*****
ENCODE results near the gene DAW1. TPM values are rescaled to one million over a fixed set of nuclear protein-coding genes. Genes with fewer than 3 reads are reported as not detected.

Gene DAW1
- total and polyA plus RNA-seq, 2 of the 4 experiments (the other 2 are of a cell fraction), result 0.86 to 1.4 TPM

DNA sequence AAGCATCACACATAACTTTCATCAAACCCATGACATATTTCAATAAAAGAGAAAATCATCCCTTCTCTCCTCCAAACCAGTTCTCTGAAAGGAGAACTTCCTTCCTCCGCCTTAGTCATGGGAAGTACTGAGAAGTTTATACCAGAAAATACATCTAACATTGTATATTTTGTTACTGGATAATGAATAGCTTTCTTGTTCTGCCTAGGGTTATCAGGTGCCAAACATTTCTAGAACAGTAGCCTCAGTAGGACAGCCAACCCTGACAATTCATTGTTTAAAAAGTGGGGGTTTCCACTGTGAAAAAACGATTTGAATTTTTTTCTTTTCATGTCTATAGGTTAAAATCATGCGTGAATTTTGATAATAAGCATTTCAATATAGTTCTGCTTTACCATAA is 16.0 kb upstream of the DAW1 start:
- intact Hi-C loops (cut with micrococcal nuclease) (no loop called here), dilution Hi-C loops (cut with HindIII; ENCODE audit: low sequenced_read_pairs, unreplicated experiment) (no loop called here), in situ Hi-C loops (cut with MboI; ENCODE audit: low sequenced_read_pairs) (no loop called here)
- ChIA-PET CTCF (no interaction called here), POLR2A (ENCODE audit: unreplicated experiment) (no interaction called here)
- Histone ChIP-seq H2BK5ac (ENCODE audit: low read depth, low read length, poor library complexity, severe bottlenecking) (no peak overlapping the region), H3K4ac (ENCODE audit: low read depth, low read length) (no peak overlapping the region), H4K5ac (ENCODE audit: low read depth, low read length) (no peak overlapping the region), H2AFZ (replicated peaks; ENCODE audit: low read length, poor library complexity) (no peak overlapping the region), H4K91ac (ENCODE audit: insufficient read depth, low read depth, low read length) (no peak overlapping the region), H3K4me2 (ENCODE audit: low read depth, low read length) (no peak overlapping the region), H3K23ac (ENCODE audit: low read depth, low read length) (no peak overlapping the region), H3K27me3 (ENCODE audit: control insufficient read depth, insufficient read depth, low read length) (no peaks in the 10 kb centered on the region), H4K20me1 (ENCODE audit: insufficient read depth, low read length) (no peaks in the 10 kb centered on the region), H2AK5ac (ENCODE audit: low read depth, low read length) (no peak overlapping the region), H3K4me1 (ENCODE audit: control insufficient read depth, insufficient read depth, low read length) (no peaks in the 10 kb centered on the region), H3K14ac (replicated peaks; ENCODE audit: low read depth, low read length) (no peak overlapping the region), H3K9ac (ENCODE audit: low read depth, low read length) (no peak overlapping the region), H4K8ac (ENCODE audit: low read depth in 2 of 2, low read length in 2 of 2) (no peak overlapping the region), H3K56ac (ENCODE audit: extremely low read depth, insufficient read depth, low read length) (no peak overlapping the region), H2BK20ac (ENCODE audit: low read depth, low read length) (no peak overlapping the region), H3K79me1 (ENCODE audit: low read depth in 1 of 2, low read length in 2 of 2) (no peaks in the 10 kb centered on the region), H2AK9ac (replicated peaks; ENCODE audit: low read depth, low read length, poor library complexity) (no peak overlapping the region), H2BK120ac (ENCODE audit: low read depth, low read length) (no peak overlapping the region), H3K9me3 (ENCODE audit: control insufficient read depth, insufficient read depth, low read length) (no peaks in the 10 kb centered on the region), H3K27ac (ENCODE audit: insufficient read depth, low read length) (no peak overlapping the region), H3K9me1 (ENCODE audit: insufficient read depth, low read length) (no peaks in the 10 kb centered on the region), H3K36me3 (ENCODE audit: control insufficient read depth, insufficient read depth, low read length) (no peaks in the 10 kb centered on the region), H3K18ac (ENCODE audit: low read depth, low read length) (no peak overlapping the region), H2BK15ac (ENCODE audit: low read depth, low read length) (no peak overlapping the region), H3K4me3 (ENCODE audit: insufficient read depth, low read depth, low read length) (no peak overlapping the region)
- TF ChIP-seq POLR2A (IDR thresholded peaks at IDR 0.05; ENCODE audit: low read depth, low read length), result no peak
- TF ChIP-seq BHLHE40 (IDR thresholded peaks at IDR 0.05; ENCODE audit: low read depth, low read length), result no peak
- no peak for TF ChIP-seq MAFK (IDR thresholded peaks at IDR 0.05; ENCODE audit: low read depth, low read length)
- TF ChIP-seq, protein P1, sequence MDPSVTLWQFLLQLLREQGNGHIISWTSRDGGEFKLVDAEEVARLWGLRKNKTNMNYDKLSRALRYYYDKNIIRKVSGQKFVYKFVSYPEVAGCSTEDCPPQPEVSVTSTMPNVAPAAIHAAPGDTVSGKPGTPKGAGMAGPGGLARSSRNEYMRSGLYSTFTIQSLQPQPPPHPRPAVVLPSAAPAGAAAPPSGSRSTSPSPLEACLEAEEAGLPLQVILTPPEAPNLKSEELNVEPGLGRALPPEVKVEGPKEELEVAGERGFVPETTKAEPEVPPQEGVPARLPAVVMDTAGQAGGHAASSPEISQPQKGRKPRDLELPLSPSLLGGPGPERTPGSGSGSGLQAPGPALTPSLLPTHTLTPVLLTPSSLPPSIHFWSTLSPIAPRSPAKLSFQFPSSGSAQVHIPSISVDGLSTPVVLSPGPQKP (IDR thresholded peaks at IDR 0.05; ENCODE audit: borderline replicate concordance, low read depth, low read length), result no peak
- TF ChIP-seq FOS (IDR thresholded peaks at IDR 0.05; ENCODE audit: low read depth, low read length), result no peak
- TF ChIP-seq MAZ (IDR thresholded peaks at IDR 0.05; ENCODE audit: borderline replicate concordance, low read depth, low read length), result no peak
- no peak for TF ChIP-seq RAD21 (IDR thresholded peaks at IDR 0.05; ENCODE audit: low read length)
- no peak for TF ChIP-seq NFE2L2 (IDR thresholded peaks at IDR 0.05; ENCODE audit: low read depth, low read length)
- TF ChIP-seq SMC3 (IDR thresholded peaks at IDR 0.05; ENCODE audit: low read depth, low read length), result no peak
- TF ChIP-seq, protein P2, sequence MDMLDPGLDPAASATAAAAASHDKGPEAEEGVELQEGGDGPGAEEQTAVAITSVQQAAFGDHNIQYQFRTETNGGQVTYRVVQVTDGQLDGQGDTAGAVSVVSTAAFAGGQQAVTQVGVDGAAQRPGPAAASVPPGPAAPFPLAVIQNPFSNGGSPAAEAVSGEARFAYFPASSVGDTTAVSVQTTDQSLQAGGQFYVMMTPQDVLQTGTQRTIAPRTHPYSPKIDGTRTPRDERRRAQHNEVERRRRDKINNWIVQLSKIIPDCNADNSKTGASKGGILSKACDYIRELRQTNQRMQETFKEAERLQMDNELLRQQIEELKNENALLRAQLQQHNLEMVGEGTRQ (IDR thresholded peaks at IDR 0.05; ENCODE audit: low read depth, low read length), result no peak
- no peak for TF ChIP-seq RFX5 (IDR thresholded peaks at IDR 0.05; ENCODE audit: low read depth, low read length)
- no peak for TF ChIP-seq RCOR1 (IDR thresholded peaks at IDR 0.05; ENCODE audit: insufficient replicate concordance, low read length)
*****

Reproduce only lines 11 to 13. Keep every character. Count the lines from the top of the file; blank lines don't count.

- TF ChIP-seq, protein P1, sequence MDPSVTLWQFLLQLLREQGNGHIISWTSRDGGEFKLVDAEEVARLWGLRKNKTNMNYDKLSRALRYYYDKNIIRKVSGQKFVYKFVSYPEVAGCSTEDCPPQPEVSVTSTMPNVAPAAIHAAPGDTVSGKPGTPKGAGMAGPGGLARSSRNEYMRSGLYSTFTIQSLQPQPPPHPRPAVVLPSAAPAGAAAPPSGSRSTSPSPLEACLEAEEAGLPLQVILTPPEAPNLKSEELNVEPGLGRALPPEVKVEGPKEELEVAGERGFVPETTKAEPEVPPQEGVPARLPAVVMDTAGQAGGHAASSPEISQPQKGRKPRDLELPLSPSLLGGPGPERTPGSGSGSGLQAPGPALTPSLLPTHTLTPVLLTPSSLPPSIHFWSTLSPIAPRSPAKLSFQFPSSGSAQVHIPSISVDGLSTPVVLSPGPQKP (IDR thresholded peaks at IDR 0.05; ENCODE audit: borderline replicate concordance, low read depth, low read length), result no peak
- TF ChIP-seq FOS (IDR thresholded peaks at IDR 0.05; ENCODE audit: low read depth, low read length), result no peak
- TF ChIP-seq MAZ (IDR thresholded peaks at IDR 0.05; ENCODE audit: borderline replicate concordance, low read depth, low read length), result no peak